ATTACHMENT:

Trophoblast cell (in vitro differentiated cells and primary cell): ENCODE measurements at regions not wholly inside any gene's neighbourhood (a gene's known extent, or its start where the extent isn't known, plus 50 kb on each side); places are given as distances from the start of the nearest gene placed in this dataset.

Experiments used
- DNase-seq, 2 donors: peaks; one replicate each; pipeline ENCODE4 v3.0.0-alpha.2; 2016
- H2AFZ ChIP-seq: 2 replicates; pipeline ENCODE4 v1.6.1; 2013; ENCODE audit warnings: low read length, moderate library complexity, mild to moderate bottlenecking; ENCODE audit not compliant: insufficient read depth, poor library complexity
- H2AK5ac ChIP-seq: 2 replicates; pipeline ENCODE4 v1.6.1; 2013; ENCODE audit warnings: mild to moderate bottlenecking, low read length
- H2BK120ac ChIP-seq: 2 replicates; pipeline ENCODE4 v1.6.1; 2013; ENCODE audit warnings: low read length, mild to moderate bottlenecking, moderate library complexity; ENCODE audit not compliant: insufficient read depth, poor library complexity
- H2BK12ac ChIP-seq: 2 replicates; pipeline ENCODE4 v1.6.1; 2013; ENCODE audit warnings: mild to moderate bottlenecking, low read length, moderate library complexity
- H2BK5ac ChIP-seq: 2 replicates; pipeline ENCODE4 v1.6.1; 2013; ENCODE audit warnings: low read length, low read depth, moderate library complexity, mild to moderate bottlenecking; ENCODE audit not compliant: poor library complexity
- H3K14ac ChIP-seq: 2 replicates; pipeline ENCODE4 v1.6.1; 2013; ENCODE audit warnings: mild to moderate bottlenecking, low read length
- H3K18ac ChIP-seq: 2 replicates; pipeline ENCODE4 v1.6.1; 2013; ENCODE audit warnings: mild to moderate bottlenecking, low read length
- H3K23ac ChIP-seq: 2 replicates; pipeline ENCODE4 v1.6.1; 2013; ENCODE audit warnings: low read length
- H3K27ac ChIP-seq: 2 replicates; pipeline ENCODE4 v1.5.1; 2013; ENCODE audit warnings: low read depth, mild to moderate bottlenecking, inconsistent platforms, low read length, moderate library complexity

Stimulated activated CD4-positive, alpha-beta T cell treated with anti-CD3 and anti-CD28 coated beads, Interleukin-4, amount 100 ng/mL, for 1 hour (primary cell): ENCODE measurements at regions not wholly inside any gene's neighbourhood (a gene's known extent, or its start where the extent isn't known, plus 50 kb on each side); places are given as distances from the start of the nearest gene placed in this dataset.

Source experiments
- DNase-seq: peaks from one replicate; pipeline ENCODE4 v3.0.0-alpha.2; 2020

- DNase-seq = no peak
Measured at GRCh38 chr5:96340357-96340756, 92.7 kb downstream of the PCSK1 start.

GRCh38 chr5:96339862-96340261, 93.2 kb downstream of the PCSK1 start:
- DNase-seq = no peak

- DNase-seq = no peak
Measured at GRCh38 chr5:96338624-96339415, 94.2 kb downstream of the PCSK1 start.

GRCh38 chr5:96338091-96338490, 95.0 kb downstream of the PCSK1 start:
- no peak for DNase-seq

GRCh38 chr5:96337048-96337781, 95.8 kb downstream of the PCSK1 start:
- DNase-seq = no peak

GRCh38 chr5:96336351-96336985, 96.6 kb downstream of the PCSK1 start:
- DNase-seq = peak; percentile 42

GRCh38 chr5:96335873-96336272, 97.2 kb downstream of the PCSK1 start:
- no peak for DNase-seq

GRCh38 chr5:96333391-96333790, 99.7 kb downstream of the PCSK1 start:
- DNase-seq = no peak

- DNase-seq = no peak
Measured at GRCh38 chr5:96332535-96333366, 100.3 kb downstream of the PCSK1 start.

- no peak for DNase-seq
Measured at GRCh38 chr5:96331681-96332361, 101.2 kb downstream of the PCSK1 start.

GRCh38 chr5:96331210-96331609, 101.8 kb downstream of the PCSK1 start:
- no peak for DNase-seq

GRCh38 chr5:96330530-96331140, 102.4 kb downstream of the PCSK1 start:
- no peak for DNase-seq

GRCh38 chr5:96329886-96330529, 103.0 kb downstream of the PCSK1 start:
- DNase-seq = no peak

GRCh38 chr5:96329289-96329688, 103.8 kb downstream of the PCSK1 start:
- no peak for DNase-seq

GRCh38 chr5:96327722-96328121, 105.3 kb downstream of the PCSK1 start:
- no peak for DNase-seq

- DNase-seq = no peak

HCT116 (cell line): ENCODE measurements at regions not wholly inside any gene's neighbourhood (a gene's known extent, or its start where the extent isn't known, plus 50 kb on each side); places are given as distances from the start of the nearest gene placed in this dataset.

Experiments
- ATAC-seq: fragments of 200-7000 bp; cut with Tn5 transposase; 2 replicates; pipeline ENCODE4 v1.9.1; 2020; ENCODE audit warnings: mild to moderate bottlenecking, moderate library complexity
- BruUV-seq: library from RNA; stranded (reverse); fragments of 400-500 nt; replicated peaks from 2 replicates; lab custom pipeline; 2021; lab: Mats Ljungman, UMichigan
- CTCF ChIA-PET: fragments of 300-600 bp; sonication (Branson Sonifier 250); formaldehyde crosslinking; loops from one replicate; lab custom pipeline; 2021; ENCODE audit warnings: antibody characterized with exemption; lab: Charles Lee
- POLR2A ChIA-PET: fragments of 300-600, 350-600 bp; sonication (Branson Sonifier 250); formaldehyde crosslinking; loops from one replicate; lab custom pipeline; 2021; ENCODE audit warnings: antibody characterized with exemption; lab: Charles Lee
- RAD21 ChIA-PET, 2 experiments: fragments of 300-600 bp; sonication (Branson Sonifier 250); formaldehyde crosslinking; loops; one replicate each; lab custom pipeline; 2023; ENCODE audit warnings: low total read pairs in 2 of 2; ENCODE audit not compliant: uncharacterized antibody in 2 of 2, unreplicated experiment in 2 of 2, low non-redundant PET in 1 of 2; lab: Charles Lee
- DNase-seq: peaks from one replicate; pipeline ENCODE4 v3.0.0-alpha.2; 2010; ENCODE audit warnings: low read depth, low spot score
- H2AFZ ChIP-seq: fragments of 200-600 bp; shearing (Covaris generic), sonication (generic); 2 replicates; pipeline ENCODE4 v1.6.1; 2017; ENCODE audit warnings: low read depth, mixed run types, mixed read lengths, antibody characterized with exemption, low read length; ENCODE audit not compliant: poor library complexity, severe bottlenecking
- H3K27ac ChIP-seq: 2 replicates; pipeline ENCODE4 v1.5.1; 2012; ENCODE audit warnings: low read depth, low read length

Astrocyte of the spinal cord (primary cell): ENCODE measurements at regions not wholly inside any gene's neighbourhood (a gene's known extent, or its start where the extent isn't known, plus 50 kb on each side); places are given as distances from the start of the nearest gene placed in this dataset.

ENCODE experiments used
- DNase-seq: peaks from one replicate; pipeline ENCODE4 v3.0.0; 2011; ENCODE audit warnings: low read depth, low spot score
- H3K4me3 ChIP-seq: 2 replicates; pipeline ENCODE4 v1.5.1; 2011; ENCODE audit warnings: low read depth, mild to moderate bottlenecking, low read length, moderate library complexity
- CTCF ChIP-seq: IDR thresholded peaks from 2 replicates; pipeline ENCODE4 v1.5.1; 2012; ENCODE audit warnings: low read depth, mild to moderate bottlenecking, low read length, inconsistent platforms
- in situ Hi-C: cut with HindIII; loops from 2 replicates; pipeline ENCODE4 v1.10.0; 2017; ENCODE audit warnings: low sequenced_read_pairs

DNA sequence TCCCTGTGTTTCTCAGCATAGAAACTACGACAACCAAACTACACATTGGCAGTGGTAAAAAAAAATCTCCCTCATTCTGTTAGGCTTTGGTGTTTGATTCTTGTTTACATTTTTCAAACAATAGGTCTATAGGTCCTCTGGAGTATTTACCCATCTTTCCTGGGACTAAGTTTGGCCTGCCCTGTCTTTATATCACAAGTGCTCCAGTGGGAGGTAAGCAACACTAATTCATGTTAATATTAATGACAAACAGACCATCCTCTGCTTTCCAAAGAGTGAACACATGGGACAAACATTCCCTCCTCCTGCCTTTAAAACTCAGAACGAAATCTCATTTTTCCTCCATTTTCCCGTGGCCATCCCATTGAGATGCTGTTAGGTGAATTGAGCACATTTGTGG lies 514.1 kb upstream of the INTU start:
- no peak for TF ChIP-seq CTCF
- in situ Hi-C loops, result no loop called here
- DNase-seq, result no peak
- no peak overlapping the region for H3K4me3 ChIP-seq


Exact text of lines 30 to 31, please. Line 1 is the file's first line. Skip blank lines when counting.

GRCh38 chr5:96333391-96333790, 99.7 kb downstream of the PCSK1 start:
- DNase-seq = no peak